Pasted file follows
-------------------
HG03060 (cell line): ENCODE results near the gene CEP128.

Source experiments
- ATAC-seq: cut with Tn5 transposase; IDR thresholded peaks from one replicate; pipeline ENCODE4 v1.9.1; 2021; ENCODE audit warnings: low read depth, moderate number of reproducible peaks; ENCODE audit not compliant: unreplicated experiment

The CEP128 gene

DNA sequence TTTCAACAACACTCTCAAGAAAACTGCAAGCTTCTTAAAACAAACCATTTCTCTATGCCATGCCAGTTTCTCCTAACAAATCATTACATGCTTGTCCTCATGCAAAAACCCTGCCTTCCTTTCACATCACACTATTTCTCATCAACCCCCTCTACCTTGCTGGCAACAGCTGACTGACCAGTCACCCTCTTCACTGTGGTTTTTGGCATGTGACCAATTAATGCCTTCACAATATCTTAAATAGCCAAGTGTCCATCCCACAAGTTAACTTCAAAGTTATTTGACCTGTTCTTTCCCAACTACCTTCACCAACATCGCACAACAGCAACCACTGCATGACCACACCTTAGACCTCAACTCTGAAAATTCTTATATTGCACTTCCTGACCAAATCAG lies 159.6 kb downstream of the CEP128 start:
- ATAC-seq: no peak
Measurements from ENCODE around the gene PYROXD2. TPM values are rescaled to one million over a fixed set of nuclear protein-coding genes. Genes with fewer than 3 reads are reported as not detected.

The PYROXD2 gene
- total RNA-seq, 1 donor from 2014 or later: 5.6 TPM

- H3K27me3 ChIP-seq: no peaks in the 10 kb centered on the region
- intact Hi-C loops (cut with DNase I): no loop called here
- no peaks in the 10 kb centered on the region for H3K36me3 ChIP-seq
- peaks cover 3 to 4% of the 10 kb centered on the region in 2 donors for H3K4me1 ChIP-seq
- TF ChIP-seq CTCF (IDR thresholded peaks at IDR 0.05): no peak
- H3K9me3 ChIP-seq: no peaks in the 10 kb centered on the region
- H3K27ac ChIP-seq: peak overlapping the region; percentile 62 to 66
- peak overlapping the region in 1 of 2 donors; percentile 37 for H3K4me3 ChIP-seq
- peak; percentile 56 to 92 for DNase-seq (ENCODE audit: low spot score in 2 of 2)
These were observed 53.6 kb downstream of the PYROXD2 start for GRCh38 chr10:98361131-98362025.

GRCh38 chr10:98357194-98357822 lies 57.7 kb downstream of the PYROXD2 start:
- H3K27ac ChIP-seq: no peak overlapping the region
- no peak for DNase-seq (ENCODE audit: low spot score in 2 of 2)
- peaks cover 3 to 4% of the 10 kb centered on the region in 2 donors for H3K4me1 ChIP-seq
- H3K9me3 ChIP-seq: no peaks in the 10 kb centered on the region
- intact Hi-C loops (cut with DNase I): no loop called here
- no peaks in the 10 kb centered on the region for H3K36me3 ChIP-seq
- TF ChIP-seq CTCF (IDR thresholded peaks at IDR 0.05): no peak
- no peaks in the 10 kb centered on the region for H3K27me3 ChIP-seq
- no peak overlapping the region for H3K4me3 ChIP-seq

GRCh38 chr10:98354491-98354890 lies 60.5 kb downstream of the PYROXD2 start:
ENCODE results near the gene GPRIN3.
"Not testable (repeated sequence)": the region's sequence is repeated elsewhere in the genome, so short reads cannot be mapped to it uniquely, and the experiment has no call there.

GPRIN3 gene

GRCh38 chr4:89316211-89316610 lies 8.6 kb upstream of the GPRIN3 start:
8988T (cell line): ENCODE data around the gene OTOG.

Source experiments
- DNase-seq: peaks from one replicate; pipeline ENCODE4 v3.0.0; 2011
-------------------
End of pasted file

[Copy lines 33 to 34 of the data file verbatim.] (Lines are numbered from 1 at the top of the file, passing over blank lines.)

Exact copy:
GPRIN3 gene

GRCh38 chr4:89316211-89316610 lies 8.6 kb upstream of the GPRIN3 start: